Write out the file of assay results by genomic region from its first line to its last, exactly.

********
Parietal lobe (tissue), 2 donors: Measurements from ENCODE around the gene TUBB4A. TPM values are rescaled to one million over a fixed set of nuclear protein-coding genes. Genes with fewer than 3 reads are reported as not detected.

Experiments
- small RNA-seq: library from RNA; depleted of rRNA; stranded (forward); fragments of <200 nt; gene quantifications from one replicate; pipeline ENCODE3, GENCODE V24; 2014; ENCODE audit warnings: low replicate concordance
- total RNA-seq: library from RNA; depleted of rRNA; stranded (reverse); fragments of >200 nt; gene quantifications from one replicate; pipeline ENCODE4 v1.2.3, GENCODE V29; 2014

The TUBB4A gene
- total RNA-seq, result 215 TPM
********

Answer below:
Parietal lobe (tissue), 2 donors: Measurements from ENCODE around the gene TUBB4A. TPM values are rescaled to one million over a fixed set of nuclear protein-coding genes. Genes with fewer than 3 reads are reported as not detected.

Experiments
- small RNA-seq: library from RNA; depleted of rRNA; stranded (forward); fragments of <200 nt; gene quantifications from one replicate; pipeline ENCODE3, GENCODE V24; 2014; ENCODE audit warnings: low replicate concordance
- total RNA-seq: library from RNA; depleted of rRNA; stranded (reverse); fragments of >200 nt; gene quantifications from one replicate; pipeline ENCODE4 v1.2.3, GENCODE V29; 2014

The TUBB4A gene
- total RNA-seq, result 215 TPM